The idea behind First Avenue Coffee was brewed out of necessity.
Deborah Di Bernardo had owned Roast House Coffee, a specialty wholesale coffee roastery, since 2010. They’d received several Golden Bean Awards from the world’s largest coffee roaster competition, yet try as she might, no one seemed aware that one of the finest coffee roasters in all of North America was right here in Spokane.
To get the word out, Deborah decided to open a retail coffee house. It was the perfect solution. She wouldn’t be competing with her wholesale customers – primarily grocery stores and restaurants – and she’d be able to share her award-winning coffee with the masses in Spokane.
In April 2019, she officially opened the doors to First Avenue Coffee, located at 1011 West 1st Avenue. From the start, Deborah knew her coffee house had to be different than what anyone else was doing.
With 3,000 square feet of space, First Avenue Coffee stands out as one of the largest coffee houses in the U.S., boasting a 40-foot-long coffee bar with 10 different organic coffees, from Africa to South America, all sourced and roasted by Roast House Coffee.
In her mission to serve “damn good coffee” that’s for the greater good, every coffee is sustainable, ethically traded, 100% organic, bird friendly, shade grown and Rainforest Alliance certified.
“We have more coffee than anybody in the entire area on that bar, and that could not have happened anywhere other than downtown Spokane,” said Deborah.
With The Historic Davenport Hotel close by and The Fox right across the street, it’s the perfect location for tourists to drop in for a coffee and a delicious house-baked goodie. Deborah’s hope is that more locals discover this hidden treasure as business gets back to 100% seating capacity.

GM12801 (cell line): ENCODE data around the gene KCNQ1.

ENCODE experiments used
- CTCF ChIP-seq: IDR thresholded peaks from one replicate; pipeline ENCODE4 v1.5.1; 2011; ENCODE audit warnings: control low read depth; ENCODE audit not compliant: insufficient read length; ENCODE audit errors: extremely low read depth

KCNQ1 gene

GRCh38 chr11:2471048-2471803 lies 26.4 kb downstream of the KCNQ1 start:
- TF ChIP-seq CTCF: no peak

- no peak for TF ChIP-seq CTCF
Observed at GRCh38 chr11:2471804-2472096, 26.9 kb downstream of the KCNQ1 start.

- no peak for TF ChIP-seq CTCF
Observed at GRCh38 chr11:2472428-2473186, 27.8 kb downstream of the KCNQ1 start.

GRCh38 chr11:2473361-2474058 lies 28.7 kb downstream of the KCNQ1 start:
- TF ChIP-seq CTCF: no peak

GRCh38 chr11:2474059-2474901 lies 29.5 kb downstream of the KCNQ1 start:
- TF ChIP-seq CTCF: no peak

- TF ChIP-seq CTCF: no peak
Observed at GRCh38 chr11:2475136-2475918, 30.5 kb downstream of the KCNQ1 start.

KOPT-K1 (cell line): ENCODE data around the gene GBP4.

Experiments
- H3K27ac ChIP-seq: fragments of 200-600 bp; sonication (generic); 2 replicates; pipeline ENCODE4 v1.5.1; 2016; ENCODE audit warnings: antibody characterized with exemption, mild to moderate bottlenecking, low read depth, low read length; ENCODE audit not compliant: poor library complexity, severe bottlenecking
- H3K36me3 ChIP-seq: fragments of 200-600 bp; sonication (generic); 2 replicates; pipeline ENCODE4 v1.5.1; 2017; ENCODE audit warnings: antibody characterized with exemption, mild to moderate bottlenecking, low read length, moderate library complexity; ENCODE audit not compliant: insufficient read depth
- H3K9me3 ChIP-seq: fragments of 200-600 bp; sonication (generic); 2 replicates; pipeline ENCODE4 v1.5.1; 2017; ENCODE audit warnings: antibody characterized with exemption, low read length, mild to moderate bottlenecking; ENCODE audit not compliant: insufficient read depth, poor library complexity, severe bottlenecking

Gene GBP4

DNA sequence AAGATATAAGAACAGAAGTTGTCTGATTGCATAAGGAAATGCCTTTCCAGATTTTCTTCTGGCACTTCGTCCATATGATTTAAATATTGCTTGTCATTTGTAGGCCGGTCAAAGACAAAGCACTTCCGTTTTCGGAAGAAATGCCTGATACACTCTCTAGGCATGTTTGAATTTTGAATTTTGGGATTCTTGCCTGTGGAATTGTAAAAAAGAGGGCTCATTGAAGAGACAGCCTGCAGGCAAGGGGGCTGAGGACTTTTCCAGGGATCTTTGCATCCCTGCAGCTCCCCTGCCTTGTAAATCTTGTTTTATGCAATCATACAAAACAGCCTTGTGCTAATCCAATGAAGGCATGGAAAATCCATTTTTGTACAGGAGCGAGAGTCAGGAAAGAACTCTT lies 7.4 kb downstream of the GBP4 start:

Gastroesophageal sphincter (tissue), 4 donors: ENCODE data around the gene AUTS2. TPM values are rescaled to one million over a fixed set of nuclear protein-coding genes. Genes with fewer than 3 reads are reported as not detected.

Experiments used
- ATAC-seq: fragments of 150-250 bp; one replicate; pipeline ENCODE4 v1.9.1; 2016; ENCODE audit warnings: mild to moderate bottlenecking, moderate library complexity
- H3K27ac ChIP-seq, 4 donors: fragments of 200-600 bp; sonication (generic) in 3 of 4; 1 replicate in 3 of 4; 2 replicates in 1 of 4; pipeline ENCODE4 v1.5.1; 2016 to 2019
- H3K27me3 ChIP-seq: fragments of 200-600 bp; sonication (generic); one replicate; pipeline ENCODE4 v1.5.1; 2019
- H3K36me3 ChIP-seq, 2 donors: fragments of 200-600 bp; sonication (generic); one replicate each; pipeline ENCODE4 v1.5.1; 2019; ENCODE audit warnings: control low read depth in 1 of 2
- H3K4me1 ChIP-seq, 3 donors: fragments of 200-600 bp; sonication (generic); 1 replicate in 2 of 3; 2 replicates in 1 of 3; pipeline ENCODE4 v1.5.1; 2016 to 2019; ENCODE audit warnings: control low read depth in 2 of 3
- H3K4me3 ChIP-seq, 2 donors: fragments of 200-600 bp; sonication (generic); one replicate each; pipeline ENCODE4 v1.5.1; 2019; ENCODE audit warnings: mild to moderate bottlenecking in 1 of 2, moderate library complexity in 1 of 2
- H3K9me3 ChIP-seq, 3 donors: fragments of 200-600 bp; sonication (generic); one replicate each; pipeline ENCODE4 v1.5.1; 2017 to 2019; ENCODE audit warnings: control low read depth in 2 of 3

Amid all the shutdowns and takeout-only rules of the past year, it’s been tough for Deborah to stay afloat. Not even a year old in March 2020, they were just starting to gain traction with booking their space out for large special evening events like fundraisers, birthday parties and anniversaries when the pandemic hit.
Still, Deborah has persevered and can see the big picture despite the challenges. That’s always been a secret to her success and a trait shared by many women in business: big-picture thinking that’s centered around friends, family and community.
However, Deborah believes that in order for more women to be successful as business owners, ironically, they need more support from other women.
“At this point in my life, I’ve experienced it over and over where women will dismiss women-owned businesses more than men,” she shared. “Men will take more of a chance, but women are probably our biggest critics.”
Bringing this conversation to the table is important to create lasting change. Deborah is encouraged by the increasing local support she’s received from women in Spokane. And as women pay it forward to other women, amazing things can happen.